The 8th July saw the official launch of the public consultation period for Healthier Together in Greater Manchester.
Healthier Together is an ambitious programme to re-organise how health care is organised across Greater Manchester and puts into place explicit standards in terms of what commissioners want to see in place around clinical standards and outcomes for a number of different clinical services.
One of the interesting aspects of the Healthier Together programme is that a very large part of it is talking about how primary care and community services need to work differently, and that only by improving the support that we offer in the community and outside of hospitals are we to stand any chance of putting the NHS onto a sustainable footing for the future. However where is all of the media attention focused? Yes you guessed it, on the hospital element!
But can we really blame the media for this when so much of our own attention is focused on the hospital element of the NHS?
One of the key challenges I face as a senior leader in a hospital is how I start to think about what role my organisation can play in the wider provision of health and how do I manage that transition from a health care system which is still very much focused on care being delivered in a large physical space called a hospital to one which sees the provision of care being around supporting people in their own homes where admission to hospital is the exception rather than the rule. Also, when we talk about a hospital is it just a physical place or space, or is it a collection of services and capabilities?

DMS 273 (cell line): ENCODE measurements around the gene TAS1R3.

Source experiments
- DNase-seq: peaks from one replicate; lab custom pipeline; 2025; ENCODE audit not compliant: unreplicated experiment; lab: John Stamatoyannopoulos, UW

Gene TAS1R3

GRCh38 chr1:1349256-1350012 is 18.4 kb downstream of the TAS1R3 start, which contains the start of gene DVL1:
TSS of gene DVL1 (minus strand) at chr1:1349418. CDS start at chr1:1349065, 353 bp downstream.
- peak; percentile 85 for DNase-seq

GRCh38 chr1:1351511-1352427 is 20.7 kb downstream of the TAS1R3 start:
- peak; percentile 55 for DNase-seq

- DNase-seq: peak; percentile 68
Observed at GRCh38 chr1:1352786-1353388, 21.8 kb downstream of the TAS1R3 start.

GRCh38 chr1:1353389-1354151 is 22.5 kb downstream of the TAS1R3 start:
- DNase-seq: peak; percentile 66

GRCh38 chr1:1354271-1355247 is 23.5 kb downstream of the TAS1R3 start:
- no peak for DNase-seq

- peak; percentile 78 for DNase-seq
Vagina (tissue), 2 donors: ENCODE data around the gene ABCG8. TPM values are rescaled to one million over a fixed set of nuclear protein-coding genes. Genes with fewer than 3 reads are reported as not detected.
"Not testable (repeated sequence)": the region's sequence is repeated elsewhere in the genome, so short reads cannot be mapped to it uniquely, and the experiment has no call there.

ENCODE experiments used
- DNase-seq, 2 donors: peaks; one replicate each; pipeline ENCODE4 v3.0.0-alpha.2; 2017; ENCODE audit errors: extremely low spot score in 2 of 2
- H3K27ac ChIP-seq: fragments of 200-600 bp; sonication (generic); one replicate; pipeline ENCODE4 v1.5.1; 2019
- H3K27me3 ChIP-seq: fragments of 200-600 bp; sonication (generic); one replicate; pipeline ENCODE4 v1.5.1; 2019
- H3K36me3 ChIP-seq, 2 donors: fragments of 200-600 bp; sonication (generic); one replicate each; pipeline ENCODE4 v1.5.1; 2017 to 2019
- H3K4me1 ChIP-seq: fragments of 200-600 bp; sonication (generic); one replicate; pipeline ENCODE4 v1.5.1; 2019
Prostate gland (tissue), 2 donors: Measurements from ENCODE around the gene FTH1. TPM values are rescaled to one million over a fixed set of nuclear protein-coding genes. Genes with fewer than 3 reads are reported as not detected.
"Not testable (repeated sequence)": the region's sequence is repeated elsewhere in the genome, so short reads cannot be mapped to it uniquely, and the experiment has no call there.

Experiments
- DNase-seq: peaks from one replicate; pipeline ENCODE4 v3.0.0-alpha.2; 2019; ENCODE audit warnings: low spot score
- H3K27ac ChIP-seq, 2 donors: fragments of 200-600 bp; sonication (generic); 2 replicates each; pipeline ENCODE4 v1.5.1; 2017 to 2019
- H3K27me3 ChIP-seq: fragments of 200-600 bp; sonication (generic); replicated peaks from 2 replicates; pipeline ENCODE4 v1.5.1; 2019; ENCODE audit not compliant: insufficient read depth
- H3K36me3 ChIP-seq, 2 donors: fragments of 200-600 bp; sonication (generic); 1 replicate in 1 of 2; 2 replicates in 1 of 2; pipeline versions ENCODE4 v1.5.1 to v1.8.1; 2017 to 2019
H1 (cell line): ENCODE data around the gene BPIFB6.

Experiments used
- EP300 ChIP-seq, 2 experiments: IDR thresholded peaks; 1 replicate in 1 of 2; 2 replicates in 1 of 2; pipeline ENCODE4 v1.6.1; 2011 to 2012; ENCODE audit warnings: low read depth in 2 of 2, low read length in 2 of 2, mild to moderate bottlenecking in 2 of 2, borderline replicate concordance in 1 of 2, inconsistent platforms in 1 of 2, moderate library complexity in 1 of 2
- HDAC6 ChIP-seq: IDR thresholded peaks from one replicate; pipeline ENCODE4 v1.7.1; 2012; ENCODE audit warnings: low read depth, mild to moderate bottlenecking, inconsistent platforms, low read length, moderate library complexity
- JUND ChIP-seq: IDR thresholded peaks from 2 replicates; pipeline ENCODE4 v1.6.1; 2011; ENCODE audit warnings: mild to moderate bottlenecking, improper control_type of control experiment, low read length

I’d argue that hospital leaders need to develop a new skill set where building relationships and alliances as part of a wider network of care provision increasingly is seen as the core part of the job, rather than something that’s not seen as mainstream and is of secondary importance to the daily operations of the hospital. I’m not saying that we should forget about waiting times, patient flow and internal governance, of course all of this (and much else) is vitally important. But if we only focus on this, we will miss the opportunities that we have before us to provide care in a better and more sustainable way.